“I’m a walking testimonial for Flint Custom Homes,” Blain said, continuing, “That’s so important in my working with each of our clients.” Blain understands custom home building from the client’s perspective and essentially sees her role as the client’s advocate, educating and guiding buyers through the entire purchase and home building processes. According to Steve, “Michelle’s got their backs.”

The team of Steve Flint and Michelle Blain introduced a Woman-Centric approach to home building along the Wasatch Front. Flint remarked, “Men don’t think like ladies. For example, our sub-contractors are guys and our women clients appreciate a strong female voice that can direct the subs.” Flint Custom Homes embraced Design Basics’ Woman-Centric Matters!® program, which provides keen insights into women’s preferences in the home. “I talk with every one of our clients about our Woman-Centric approach, and our buyers ‘get it,’” said Blain. “For example, I introduce the drop zone idea with its storage and convenience when coming in from the garage, explaining to our prospective buyers that they already have one, but it’s probably their kitchen island!”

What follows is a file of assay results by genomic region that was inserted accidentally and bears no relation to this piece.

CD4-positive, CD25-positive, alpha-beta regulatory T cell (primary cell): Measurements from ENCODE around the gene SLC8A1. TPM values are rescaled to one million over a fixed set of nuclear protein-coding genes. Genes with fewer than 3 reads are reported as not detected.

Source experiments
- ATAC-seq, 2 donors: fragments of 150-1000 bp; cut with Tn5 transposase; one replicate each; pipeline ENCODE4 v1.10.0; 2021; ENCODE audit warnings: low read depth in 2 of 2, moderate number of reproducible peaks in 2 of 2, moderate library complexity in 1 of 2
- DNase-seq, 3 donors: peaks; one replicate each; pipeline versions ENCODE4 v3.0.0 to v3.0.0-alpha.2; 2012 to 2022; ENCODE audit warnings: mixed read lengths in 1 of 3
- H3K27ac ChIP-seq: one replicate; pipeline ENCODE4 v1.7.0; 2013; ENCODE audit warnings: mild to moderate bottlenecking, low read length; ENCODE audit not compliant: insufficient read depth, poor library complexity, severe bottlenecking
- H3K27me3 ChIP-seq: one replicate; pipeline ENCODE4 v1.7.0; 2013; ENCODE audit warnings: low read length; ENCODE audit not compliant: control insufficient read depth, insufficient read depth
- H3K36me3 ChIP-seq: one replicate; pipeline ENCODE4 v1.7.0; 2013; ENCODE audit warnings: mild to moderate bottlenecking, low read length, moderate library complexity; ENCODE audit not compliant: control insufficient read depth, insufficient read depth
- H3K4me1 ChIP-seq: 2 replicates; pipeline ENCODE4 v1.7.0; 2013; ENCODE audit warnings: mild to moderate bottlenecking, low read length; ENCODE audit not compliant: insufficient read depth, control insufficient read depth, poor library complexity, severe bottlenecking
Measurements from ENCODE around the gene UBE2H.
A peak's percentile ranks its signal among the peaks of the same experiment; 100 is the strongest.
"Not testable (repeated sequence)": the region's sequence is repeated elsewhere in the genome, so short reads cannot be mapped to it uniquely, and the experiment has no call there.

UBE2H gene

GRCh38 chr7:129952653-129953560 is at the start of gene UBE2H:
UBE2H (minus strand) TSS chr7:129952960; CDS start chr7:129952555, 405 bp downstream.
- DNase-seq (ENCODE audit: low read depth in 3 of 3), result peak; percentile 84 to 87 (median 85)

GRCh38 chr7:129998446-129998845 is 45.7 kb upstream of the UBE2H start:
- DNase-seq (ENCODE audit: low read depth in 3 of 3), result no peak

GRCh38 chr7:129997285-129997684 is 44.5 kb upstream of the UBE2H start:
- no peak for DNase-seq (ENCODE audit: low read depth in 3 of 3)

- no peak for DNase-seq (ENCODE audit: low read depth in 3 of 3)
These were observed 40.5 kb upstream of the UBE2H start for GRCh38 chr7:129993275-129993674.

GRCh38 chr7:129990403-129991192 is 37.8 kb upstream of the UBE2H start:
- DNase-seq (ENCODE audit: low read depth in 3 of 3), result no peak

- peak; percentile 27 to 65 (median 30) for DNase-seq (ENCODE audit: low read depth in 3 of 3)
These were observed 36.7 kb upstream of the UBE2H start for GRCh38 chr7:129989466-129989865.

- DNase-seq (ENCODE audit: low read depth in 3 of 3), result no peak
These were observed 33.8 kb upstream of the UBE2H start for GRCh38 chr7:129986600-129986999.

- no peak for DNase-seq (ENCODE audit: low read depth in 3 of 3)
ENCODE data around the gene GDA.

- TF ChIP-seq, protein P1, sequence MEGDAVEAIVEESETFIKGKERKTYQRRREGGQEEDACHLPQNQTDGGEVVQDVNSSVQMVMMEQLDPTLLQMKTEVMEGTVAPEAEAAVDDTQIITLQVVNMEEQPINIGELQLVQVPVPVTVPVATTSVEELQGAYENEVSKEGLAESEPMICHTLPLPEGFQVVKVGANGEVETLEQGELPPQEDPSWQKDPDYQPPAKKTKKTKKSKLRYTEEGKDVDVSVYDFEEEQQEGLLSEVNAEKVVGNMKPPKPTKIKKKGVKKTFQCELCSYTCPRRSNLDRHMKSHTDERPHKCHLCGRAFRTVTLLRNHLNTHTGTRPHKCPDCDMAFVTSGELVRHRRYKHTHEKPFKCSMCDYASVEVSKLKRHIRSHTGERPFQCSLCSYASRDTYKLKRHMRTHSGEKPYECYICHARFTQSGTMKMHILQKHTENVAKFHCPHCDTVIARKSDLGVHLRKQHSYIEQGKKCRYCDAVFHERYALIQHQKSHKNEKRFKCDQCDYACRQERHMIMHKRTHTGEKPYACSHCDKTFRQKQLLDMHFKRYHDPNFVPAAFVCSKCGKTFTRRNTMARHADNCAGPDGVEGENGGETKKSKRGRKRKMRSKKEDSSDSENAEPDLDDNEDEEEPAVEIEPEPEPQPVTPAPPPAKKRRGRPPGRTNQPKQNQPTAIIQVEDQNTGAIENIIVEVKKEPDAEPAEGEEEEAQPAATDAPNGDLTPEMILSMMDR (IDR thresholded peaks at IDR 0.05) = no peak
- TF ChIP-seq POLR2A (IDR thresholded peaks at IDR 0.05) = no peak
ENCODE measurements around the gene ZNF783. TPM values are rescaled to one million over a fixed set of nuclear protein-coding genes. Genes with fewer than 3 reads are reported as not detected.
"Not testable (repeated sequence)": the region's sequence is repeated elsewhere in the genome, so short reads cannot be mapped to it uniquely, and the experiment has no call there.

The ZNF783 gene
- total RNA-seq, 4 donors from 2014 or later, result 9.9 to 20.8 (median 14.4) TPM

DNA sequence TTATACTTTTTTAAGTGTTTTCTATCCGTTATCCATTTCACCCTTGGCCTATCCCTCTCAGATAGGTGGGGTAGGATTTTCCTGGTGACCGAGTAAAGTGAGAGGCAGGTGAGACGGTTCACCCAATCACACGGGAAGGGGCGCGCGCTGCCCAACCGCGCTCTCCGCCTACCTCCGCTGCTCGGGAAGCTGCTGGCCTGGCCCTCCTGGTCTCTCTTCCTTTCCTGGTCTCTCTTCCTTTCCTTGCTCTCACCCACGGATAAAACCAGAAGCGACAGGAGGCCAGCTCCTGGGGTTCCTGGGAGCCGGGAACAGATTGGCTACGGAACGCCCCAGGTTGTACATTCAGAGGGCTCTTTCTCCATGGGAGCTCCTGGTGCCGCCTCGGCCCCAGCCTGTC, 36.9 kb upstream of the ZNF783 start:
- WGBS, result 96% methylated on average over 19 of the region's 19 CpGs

Click here for more about Flint Custom Homes and see beautiful photos of their custom designs!

Learn more about our Woman-Centric Matters!® program.

Blueprint for Success: C.A. Jones Inc.

Blueprint for Success: C.A. Jones Inc.

Chris Jones founded C.A. Jones Inc., in 1995, building new homes in the St. Louis metro east area, primarily in Madison, Monroe, and St. Clair counties on the Illinois side. Through a combination of hard work, customer focus, and superb value, C.A. Jones grew to building 80 homes a year; then, the housing recession hit.